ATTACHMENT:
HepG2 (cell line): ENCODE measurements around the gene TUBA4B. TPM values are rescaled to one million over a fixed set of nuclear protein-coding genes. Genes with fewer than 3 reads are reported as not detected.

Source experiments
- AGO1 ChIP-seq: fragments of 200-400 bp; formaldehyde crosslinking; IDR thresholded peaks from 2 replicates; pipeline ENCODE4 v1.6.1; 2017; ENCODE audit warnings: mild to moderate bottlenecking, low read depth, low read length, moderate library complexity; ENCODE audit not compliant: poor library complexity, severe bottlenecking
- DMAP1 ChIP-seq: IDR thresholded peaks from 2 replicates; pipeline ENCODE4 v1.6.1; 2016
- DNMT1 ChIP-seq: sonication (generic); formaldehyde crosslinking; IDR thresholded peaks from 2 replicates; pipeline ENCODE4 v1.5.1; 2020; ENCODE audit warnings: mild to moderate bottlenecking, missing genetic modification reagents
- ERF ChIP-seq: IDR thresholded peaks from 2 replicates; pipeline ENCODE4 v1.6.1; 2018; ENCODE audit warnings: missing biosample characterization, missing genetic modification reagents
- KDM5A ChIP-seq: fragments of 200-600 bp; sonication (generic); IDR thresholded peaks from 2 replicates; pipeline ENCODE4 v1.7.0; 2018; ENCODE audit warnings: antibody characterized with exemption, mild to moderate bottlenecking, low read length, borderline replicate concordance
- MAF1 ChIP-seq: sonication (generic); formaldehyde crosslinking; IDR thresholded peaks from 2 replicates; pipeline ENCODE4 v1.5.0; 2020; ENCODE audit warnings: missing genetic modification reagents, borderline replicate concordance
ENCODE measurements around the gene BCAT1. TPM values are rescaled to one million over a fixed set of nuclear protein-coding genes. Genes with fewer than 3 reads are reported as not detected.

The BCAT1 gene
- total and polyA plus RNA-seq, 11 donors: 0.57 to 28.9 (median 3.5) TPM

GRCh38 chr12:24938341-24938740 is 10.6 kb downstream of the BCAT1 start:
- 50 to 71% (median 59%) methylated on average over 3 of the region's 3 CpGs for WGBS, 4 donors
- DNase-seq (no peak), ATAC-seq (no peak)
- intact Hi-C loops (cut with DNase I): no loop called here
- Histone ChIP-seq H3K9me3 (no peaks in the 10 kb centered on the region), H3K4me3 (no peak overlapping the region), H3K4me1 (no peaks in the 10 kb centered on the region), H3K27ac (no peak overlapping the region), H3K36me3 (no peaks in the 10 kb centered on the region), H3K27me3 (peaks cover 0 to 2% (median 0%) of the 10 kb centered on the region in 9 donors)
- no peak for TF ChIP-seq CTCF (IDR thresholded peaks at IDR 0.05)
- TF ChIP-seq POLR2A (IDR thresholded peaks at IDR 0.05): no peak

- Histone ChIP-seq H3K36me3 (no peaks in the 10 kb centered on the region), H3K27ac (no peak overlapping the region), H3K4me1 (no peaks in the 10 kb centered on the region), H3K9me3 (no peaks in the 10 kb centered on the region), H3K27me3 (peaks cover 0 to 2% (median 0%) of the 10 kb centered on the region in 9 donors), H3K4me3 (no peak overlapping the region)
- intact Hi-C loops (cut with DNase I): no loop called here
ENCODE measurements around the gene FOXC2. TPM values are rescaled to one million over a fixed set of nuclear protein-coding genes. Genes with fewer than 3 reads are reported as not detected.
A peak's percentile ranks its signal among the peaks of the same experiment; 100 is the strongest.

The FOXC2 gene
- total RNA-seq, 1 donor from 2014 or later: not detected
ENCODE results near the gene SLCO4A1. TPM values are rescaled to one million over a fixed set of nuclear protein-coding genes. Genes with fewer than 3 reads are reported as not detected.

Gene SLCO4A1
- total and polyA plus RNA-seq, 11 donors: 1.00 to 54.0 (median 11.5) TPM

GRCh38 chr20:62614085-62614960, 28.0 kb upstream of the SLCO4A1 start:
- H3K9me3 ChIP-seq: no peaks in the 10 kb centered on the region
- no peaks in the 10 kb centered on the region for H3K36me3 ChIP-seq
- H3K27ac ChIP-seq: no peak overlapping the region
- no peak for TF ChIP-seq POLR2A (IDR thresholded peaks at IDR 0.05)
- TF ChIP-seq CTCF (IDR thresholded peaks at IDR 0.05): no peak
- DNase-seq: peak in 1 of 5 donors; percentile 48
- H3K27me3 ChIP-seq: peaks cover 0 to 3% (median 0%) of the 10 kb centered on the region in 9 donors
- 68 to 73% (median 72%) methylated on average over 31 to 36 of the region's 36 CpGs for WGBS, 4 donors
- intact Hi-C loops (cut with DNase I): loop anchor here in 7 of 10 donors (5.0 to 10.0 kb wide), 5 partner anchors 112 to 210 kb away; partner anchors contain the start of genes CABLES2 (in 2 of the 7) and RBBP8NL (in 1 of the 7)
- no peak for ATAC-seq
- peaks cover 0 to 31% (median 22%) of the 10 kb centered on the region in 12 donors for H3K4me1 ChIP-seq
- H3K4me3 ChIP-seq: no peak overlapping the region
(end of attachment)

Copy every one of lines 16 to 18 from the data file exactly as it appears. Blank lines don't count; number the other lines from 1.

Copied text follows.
- Histone ChIP-seq H3K9me3 (no peaks in the 10 kb centered on the region), H3K4me3 (no peak overlapping the region), H3K4me1 (no peaks in the 10 kb centered on the region), H3K27ac (no peak overlapping the region), H3K36me3 (no peaks in the 10 kb centered on the region), H3K27me3 (peaks cover 0 to 2% (median 0%) of the 10 kb centered on the region in 9 donors)
- no peak for TF ChIP-seq CTCF (IDR thresholded peaks at IDR 0.05)
- TF ChIP-seq POLR2A (IDR thresholded peaks at IDR 0.05): no peak